Dust storms are something often on Mars, and because of this phenomena, even a NASA’s rover has been defeated. New research says that the dust storm could have blown the water from the planet. Opportunity rover was on Mars since 2004, but in May 2018, a dust storm blocked the sunlight way, and the vehicle couldn’t recharge its batteries. The problem is that this had happened for a week. So, NASA has declared the rover dead this February.
What Could a Dust Storm Produce?
On other occasions, the dust has transformed into a global monster and has covered Mars with a cloak of dust. Of course, these weren’t the first dust storms on Mars. NASA has observed them in 1971, 1977, 1982, 1994, 2001, and 2007(Opportunity and Spirit had survived this storm). With this information, scientists believe that dry conditions and winds could have led to a lack of water.
However, after many evidence found by Opportunity, Spirit, and Curiosity, it is believed that Mars had lots of liquid water on its surface, somewhere around 20% of the planet’s surface. But this is a story from billion years ago because Mars had changed due to its global magnetic field about 4 million years ago. The problem is that Mars doesn’t have a protective barrier anymore and had lost the ability to support water on its surface.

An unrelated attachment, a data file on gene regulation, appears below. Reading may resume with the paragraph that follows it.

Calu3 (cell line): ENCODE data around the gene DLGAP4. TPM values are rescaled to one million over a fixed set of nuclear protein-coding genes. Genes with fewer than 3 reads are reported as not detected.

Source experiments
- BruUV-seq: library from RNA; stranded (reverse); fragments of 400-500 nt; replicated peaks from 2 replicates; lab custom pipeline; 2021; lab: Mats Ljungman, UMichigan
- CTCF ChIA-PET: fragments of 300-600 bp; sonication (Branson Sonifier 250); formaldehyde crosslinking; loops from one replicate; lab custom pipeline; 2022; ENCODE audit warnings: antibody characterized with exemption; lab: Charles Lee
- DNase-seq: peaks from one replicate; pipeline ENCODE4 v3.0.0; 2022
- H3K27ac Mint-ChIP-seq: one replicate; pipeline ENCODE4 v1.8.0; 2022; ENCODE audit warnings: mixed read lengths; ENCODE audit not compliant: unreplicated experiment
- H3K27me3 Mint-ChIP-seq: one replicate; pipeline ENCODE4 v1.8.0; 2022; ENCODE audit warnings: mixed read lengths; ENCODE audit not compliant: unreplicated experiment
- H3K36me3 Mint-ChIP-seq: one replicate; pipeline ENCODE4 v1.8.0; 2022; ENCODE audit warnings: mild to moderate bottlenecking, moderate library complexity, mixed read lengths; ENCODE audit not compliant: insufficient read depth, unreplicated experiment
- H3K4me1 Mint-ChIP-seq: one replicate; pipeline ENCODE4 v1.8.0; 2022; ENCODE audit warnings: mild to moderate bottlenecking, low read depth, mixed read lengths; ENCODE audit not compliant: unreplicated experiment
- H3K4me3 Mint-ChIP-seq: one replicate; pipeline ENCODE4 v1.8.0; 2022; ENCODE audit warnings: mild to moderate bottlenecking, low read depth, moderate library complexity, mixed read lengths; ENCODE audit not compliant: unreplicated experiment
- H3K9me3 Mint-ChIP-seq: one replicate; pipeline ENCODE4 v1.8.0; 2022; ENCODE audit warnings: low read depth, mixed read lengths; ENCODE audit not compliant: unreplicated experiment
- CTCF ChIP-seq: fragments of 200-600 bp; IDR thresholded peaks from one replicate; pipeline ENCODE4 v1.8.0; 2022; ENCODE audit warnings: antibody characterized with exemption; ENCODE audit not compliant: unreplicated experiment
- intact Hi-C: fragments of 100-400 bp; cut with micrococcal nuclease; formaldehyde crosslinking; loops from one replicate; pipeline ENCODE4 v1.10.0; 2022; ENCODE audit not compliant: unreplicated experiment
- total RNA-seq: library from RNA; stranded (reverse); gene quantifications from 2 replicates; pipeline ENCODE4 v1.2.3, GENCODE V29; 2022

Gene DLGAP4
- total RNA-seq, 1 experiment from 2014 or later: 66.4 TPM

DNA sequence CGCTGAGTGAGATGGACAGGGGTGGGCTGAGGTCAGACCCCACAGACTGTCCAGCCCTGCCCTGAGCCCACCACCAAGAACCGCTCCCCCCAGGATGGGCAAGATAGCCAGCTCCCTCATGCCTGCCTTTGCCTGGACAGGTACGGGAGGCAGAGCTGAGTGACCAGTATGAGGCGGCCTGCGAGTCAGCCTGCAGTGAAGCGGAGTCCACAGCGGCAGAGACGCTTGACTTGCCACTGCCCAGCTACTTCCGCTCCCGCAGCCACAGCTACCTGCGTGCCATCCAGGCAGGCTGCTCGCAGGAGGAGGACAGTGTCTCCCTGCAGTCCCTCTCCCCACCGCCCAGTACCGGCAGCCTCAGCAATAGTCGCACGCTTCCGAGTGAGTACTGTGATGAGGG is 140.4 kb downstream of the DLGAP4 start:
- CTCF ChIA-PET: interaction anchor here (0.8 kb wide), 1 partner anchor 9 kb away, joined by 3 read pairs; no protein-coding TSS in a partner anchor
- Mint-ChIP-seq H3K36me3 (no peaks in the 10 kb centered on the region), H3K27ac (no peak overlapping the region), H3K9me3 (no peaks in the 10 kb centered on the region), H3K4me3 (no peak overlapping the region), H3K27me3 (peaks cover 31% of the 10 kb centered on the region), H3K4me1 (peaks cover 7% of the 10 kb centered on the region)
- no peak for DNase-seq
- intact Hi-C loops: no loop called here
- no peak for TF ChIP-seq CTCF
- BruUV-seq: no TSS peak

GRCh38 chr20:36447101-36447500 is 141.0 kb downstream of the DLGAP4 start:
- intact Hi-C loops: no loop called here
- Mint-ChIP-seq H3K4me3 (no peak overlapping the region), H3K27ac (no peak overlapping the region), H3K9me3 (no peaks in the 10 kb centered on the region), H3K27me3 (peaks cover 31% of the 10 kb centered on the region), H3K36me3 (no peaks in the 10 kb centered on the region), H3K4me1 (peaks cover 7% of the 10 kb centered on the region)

Dust Storms on Mars Might Be the Cause for the Water Lack On The Red Planet
For supporting the theory, scientists have used the European-Russian ExoMars Trace Gas Orbiter (TGO) to analyze the water vapors on the planet before and after the event from 2018. The data from TGO shows that the dust storms are throwing water molecules of about 80 km above the ground where the air is very thin. So from there, the water molecules are breaking apart into hydrogen and oxygen.
Finally, the TGO was the one that reported no signs of methane on Mars’s atmosphere opposite to the discovery made by Curiosity. This information is a little bit confusing, because Mars is producing gas, and this must show a biological activity on the planet. Since 2018, researchers are studying Mars dust storms, and they are preparing for these events when a vehicle is on the surface of the planet.
Jasmine holds a Master’s in Journalism from Ryerson University in Toronto and writes professionally in a broad variety of genres. She has worked as a senior manager in public relations and communications for major telecommunication companies, and is the former Deputy Director for Media Relations with the Modern Coalition. Jasmine writes primarily in our LGBTTQQIAAP and Science section.